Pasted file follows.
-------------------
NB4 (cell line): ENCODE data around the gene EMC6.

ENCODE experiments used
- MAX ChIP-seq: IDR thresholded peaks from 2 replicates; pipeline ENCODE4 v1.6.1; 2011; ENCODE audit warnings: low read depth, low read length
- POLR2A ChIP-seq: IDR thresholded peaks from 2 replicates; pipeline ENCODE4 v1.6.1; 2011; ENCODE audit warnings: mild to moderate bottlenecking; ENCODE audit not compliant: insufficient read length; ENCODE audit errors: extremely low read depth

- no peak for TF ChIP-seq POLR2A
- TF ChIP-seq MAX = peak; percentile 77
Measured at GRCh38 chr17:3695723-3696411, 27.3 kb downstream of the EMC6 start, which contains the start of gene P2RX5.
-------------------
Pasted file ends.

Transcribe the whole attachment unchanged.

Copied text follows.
NB4 (cell line): ENCODE data around the gene EMC6.

ENCODE experiments used
- MAX ChIP-seq: IDR thresholded peaks from 2 replicates; pipeline ENCODE4 v1.6.1; 2011; ENCODE audit warnings: low read depth, low read length
- POLR2A ChIP-seq: IDR thresholded peaks from 2 replicates; pipeline ENCODE4 v1.6.1; 2011; ENCODE audit warnings: mild to moderate bottlenecking; ENCODE audit not compliant: insufficient read length; ENCODE audit errors: extremely low read depth

- no peak for TF ChIP-seq POLR2A
- TF ChIP-seq MAX = peak; percentile 77
Measured at GRCh38 chr17:3695723-3696411, 27.3 kb downstream of the EMC6 start, which contains the start of gene P2RX5.